Skip to main content

Cantwell: Shellfish Growers Are The Canary In The Coal Mine

caption: Sen. Maria Cantwell speaks at a press conference next to a "wave glider" of the kind currently being used to monitor ocean acidification in the Gulf of Alaska.
Enlarge Icon
Sen. Maria Cantwell speaks at a press conference next to a "wave glider" of the kind currently being used to monitor ocean acidification in the Gulf of Alaska.
KUOW Photo/John Ryan

Senators Maria Cantwell (D-Washington) and Mark Begich (D-Alaska) are calling for a national strategy to respond to ocean acidification and protect the nation's fishing industry.

On Monday, the senators called for federal funding for a national network of ocean-going devices — from high-tech buoys to aquatic drones that resemble small yellow missiles — to track just how fast the world’s oceans are turning sour.

Such devices are being developed at the National Oceanic and Atmospheric Administration's Pacific Marine Environmental Laboratory in Seattle, where the senators spoke on Monday.

Ocean acidification is sometimes called the evil twin of climate change: Both are caused by rising amounts of carbon dioxide in the atmosphere. More CO2 dissolved in the water is making it harder for many creatures to form shells.

Cantwell said the rising acidity of the world’s oceans needs to be a national priority for economic reasons. “Ocean acidification is a jobs issue," Cantwell said. "Shellfish growers are the canary in the coal mine.”

She said the small number of acid-monitoring devices already deployed along the Washington coast has already saved jobs in the shellfish industry.

Now, some oyster farmers can react quickly by adding acid-neutralizing baking soda to their water supplies when they see pulses of especially acidic water hitting their hatcheries.

Bill Dewey with Taylor Shellfish of Shelton, Wash., said his industry was one of the first in world to be affected by ocean acidification — and actually know it.

"That’s because of the data we’ve been able to collect and see the seawater chemistry that’s coming into our hatchery and killing our oyster larvae," he said.

By next year, scientists expect Washington oyster growers will be able to use acidity forecasts the way farmers rely on daily weather forecasts.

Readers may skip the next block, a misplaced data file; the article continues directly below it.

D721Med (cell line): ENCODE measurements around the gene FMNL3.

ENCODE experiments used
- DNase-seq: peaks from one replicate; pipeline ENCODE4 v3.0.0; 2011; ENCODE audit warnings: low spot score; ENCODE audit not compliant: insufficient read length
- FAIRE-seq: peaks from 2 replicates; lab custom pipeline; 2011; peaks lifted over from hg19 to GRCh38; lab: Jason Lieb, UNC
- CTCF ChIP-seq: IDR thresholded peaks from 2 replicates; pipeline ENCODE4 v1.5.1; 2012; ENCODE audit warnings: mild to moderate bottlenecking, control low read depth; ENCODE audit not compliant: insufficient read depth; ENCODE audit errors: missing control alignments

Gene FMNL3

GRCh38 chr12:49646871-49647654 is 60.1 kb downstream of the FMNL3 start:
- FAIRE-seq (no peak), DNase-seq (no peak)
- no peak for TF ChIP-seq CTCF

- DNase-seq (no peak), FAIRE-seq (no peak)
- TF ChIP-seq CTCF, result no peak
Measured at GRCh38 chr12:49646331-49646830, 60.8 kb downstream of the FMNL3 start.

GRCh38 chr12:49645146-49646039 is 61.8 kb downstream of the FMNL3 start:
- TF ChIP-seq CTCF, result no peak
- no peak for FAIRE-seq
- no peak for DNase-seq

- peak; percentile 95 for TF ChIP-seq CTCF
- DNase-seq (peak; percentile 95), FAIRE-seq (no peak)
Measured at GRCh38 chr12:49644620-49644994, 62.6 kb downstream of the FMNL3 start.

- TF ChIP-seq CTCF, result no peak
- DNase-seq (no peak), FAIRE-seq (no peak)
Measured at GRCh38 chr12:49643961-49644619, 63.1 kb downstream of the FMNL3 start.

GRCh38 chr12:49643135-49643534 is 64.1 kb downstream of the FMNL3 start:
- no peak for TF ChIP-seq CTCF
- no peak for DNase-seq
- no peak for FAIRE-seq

Such forecasts can't help the oysters once they leave the controlled environment of a hatchery, and many more ocean fisheries and species are at risk.

“The fact that these pteropod, which is what salmon eat, aren't forming shells, is a very big problem for us,” Cantwell said.

Cantwell and Begich said a nationwide network of drones and buoys could serve as a sort of early-warning system for industries threatened by acidification.

"More science, better science, is good business," said Begich.

Such a network would not address what University of Washington oceanographer Jan Newton called the top priority when it comes to ocean acidification.

"From a scientist's perspective, there is no doubt that ocean acidification is caused by the buildup of CO2," Newton said. "Curtailing that is the number-one most important thing to do for ocean acidification."

Carbon Emissions

China and the United States are the leading sources of the world's carbon dioxide emissions. Environmental activists concerned about American CO2 emissions have focused on pressuring the Obama administration to block construction of the Keystone XL oil pipeline from Canada to refineries on the Texas Gulf Coast.

Cantwell declined to take a position on the Keystone pipeline. "I’m willing to continue to let the White House decide on this," she told reporters on Monday.

Begich supports completion of the pipeline as well as proposed oil drilling in the Arctic Ocean.

"For us to pretend that suddenly oil and gas will disappear overnight would be a mistake," he said.

President Obama said last year the State Department would allow the Keystone XL pipeline to be built “only if this project does not significantly exacerbate the problem of carbon pollution.”

A new study by Seattle-based researchers with the Stockholm Environment Institute said the pipeline's effect on global carbon emissions would be four times worse than what the State Department estimated earlier this year.

Why you can trust KUOW